ICML and isotropic position of a convex body

ICML 2013 just finished a few days ago. The presentation that inspired me the most was the invited talk by Santosh Vempala. He talked about the relations between sampling, optimization, integration, learning, and rounding. I strongly recommend Vempala’s short survey on these topics, it is an excellent read. I also would like to point out two papers by Vempala on optimization that are very interesting and exceptionally well written: the first paper (with Bertsimas) presents an optimal (in terms of oracle complexity) algorithm for convex optimization with a much better computational complexity than the Center of Gravity method (but still slightly worse computational complexity than the Ellipsoid Method); the second paper (with Kalai) gives a more efficient algorithm than the Ellipsoid Method for linear optimization with a membership oracle (instead of a separation oracle).

Vempala’s talk gave me the motivation to write on a related topic which has many applications in optimization, probability and statistics: this is the notion of an isotropic convex body. A convex body K \subset \mathbb{R}^n is centered and isotropic if it satisfies:

    \[\int_{K} x \ dx = 0, \;\; \frac{1}{\mathrm{vol}(K)}\int_{K} x x^{\top} \ dx = I_n .\]

First observe that the hypercube [-c,c]^n is isotropic (with c of order 1/2), and it is a one line calculation to show that c \sqrt{n} B_n (with B_n being the Euclidean ball of unit radius and c some numerical constant) is also isotropic. It is also immediate that any convex body can be put in isotropic position up to an affine transformation. Interestingly it was shown in this paper that one can find an approximate isotropic transformation with a linear (in n) number of samples from the uniform distribution on K.


If you read papers about isotropic convex set they often use a definition where \mathrm{vol}(K) = 1, in which case the second moment condition writes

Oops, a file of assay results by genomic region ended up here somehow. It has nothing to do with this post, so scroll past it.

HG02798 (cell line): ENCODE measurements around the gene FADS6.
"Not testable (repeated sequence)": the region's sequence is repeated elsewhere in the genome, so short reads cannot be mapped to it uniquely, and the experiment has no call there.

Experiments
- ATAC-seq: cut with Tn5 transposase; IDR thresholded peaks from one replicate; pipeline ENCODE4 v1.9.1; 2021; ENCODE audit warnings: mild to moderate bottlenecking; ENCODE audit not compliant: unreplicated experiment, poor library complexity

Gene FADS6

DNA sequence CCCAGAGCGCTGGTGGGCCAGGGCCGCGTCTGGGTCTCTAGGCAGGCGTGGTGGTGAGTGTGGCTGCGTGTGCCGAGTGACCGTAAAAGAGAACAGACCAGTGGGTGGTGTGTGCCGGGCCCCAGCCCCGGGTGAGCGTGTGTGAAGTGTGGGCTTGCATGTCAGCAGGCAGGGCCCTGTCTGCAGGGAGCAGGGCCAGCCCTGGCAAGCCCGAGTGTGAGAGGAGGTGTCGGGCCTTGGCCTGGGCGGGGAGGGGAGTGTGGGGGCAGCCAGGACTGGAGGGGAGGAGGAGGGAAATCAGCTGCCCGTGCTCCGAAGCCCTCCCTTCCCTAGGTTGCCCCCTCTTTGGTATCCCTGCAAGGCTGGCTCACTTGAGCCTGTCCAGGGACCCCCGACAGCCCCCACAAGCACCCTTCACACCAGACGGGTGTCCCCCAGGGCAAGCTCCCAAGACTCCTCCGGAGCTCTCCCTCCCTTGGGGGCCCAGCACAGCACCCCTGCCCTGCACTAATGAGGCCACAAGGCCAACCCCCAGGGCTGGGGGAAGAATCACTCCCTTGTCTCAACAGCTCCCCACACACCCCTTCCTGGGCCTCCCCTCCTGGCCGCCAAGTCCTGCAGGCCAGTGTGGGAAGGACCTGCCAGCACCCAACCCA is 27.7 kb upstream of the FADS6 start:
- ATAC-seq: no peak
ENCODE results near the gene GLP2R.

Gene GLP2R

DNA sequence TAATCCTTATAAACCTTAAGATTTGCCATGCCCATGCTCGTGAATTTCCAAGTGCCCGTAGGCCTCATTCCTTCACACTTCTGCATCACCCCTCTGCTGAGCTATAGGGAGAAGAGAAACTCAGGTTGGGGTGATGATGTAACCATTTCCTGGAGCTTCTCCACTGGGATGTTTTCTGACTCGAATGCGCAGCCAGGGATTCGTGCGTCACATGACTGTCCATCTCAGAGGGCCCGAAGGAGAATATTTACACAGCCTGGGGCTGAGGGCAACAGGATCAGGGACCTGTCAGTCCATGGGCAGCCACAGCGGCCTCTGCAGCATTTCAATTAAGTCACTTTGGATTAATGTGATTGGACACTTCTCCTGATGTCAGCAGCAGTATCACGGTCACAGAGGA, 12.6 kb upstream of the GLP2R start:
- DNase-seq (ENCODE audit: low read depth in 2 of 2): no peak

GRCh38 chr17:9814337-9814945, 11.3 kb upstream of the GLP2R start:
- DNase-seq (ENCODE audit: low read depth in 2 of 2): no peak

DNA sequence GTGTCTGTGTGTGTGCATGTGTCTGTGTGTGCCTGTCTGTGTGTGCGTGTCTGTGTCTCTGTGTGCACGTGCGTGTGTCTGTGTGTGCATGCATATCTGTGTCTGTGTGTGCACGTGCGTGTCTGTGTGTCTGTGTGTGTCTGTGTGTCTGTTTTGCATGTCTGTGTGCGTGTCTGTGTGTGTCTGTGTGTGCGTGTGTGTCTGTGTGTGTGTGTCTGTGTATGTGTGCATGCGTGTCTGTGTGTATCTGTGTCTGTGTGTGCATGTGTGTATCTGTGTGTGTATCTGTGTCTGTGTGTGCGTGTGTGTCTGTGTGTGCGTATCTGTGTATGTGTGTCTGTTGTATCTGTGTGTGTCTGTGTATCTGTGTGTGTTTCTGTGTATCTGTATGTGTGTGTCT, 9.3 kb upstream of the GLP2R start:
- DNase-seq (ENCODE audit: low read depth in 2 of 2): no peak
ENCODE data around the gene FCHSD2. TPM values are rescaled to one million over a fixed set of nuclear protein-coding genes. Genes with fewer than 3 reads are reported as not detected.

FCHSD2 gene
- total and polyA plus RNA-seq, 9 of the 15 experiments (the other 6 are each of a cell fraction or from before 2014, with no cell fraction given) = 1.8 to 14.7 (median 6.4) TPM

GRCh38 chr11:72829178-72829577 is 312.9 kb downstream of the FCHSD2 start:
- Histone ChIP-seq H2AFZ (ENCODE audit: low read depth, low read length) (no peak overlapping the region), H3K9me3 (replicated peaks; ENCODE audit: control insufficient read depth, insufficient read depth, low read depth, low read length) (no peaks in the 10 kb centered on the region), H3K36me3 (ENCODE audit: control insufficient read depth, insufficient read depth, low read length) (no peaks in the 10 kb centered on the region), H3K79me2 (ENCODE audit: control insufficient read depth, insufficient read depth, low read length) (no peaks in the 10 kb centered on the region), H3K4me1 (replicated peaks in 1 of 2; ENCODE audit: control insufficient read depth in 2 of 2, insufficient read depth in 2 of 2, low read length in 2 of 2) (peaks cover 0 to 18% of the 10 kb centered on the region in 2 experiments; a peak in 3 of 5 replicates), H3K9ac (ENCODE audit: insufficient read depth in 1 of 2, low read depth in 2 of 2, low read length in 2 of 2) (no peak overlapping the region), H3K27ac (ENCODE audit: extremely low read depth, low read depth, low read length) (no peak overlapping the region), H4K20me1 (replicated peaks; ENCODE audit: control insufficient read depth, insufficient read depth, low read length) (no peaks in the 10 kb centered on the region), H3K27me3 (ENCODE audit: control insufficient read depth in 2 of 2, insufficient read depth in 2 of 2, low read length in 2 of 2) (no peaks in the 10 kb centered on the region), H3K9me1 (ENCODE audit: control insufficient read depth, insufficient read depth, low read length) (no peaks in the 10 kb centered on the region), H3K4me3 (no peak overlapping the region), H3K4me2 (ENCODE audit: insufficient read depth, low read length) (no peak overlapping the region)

\[\int_{K} x x^{\top} \ dx = L_K \ I_n .\]

The term L_K is called the isotropic constant. However this definition of isotropy is not easy to work with because there is a deep conjecture related to the order of magnitude of the isotropic constant. It is easy to see that L_K has to be at least some numerical constant, but the statement that L_K is also upper bounded by a numerical constant is equivalent to the Hyperplane Conjecture (which I describe below). For this reason we stick to the definition with the second moment normalization.


The question we want to explore now is the following: ‘what looks like an isotropic convex body K‘? We are especially interested in the answer for the high-dimensional regime where n is very large. The following three results give interesting and useful results in that direction. I use c to denote some numerical constant.

KLS lemma

    \[\sqrt{\frac{n+2}{n}} B_n \subset K \subset \sqrt{n (n+2)} B_n .\]

It can be shown that the above inequalities are both tight in the simplex case.

We describe the next results in terms of a random variable X uniformly distributed on K. Since K is isotropic one has \mathbb{E} \|X\|_2^2 = n. The next result shows that in fact X has norm of order \sqrt{n} with high probability.

Theorem (Paouris’ inequality)

For any t \geq 1,

    \[\mathbb{P}(\|X\|_2 \geq c t \sqrt{n} ) \leq \exp(- t \sqrt{n}) .\]

The next statement is still a conjecture, it concerns a much more refined concentration inequality for the norm of an isotropic random variable.

Thin Shell Conjecture

For any t > 0,

    \[\mathbb{P}\bigg(\big|\|X\|_2 - \sqrt{n}\big| \geq t \bigg) \leq \exp(- c t) .\]

Since we are now talking about conjectures I cannot resist giving you the most important conjecture in convex geometry:

Hyperplane Conjecture

For any centered isotropic K there exists an hyperplane H such that

    \[\mathrm{vol}(K \cap H) \geq c \ \mathrm{vol}(K) .\]

As of today the best result we know replaces c by n^{-1/4} in the above inequality (this is a theorem of Bourgain up to a log factor, and the log factor was removed by Klartag). To the unexperienced eye as mine it seems unbelievable that this is still a conjecture: it looks clearly true! The following theorem reminds us that the set of statements that look true is not equal to the set of true statements…

Theorem (Busemann-Petty problem)

If n> 4 there exists centered convex sets K_1 and K_2 such that for all hyperplanes H one has

    \[\mathrm{vol}(K_1 \cap H) \leq \mathrm{vol}(K_2 \cap H) ,\]


    \[\mathrm{vol}(K_1) > \mathrm{vol}(K_2) .\]

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